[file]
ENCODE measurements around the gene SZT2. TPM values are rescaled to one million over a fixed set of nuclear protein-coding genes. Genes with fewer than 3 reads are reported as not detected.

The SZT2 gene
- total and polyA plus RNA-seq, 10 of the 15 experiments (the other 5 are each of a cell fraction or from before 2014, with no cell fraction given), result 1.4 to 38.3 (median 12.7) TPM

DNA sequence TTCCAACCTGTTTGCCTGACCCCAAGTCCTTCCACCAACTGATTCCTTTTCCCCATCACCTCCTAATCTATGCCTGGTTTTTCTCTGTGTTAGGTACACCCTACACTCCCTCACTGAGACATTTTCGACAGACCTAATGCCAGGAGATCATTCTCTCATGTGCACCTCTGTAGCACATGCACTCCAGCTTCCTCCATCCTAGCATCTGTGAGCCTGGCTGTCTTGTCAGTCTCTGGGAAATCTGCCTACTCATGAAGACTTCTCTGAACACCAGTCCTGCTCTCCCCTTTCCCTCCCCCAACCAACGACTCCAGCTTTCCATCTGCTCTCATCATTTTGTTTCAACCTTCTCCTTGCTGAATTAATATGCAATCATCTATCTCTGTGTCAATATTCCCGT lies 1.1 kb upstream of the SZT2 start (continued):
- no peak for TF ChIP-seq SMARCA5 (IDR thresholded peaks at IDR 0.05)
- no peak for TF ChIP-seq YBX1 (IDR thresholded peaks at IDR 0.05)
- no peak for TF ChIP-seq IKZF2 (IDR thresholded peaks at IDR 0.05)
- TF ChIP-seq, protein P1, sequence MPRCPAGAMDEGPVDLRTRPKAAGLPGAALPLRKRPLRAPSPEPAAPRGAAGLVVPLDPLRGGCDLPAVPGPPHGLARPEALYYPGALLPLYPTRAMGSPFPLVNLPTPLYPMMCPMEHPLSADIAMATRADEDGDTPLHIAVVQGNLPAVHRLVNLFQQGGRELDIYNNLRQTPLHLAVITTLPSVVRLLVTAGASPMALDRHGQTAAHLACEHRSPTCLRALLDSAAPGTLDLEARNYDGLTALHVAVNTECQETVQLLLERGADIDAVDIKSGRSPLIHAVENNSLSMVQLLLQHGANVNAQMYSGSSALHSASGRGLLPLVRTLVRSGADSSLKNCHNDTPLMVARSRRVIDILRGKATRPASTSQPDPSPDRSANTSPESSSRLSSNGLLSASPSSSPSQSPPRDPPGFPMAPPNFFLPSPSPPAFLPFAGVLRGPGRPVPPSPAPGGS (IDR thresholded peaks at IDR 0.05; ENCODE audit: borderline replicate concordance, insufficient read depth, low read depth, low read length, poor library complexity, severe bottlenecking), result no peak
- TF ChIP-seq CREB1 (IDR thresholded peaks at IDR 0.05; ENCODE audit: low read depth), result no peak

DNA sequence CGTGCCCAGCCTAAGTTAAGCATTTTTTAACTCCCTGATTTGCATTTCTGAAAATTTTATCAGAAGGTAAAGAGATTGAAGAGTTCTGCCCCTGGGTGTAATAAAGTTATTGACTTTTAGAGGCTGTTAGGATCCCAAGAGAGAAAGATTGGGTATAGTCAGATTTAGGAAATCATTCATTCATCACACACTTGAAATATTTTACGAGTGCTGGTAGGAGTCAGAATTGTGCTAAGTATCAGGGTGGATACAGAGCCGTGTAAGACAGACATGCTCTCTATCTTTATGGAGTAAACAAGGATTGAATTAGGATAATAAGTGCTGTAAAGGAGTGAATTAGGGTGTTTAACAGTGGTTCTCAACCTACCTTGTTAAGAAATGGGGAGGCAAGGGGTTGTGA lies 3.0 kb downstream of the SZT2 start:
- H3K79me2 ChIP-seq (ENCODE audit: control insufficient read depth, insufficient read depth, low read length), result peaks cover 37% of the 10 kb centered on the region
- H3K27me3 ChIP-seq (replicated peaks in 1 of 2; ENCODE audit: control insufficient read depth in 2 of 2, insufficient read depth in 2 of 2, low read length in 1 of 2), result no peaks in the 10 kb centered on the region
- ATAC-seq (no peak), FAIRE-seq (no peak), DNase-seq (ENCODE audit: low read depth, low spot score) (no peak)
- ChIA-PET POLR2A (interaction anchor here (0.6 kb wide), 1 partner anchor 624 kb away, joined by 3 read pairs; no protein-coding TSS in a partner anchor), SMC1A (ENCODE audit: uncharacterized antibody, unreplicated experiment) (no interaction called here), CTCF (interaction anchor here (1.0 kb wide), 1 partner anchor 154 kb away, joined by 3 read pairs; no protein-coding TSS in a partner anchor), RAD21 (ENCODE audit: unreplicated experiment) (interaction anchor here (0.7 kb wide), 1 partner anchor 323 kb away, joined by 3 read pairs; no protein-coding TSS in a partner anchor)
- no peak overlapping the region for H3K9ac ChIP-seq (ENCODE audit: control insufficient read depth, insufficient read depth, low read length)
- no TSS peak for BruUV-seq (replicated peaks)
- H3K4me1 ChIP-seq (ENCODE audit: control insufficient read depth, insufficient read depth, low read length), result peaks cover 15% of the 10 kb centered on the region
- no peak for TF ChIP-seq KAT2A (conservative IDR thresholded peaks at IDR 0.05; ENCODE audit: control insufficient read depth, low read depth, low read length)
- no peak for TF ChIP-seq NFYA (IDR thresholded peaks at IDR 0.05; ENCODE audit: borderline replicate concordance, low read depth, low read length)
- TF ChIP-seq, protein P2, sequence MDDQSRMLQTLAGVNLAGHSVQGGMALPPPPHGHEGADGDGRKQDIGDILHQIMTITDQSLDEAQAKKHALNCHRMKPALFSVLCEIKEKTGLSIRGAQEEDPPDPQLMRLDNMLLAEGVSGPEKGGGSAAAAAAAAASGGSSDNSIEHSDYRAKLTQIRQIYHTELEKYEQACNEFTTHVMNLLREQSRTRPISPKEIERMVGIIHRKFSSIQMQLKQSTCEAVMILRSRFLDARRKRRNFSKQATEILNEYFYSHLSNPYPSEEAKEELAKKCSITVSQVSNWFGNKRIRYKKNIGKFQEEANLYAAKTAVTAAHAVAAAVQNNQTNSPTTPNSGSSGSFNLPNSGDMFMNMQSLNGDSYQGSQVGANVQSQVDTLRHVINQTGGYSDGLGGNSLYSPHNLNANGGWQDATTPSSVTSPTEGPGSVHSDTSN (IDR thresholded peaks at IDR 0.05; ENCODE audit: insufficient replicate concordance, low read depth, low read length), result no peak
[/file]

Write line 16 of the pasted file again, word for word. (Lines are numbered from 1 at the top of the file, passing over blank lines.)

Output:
- no TSS peak for BruUV-seq (replicated peaks)